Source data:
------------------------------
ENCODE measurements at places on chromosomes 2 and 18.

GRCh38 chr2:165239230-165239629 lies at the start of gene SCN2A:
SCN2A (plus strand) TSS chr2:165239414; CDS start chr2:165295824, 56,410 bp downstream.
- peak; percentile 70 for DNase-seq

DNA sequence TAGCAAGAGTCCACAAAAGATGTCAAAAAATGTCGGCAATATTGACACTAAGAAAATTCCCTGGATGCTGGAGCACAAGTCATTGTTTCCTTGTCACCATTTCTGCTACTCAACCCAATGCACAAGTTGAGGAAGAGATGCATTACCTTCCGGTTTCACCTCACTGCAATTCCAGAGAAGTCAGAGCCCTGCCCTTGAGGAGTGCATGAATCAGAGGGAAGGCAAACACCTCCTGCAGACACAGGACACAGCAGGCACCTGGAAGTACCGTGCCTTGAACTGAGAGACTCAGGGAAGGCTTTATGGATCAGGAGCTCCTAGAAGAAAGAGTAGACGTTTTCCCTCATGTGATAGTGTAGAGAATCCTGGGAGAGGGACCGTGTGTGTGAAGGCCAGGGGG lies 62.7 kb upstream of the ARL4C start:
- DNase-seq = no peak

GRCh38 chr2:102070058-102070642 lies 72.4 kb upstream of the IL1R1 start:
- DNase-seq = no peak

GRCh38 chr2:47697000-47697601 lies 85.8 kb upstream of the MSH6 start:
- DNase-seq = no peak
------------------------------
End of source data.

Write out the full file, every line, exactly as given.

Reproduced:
ENCODE measurements at places on chromosomes 2 and 18.

GRCh38 chr2:165239230-165239629 lies at the start of gene SCN2A:
SCN2A (plus strand) TSS chr2:165239414; CDS start chr2:165295824, 56,410 bp downstream.
- peak; percentile 70 for DNase-seq

DNA sequence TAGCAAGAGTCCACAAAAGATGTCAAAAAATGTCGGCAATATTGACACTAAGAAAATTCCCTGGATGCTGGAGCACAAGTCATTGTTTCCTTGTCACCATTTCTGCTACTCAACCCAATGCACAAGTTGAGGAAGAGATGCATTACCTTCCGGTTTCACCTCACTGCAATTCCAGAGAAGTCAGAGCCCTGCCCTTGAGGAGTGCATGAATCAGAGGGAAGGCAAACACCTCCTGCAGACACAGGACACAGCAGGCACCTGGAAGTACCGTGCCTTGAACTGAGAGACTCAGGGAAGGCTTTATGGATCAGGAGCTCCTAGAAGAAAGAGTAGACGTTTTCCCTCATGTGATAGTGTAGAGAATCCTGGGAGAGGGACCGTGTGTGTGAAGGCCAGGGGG lies 62.7 kb upstream of the ARL4C start:
- DNase-seq = no peak

GRCh38 chr2:102070058-102070642 lies 72.4 kb upstream of the IL1R1 start:
- DNase-seq = no peak

GRCh38 chr2:47697000-47697601 lies 85.8 kb upstream of the MSH6 start:
- DNase-seq = no peak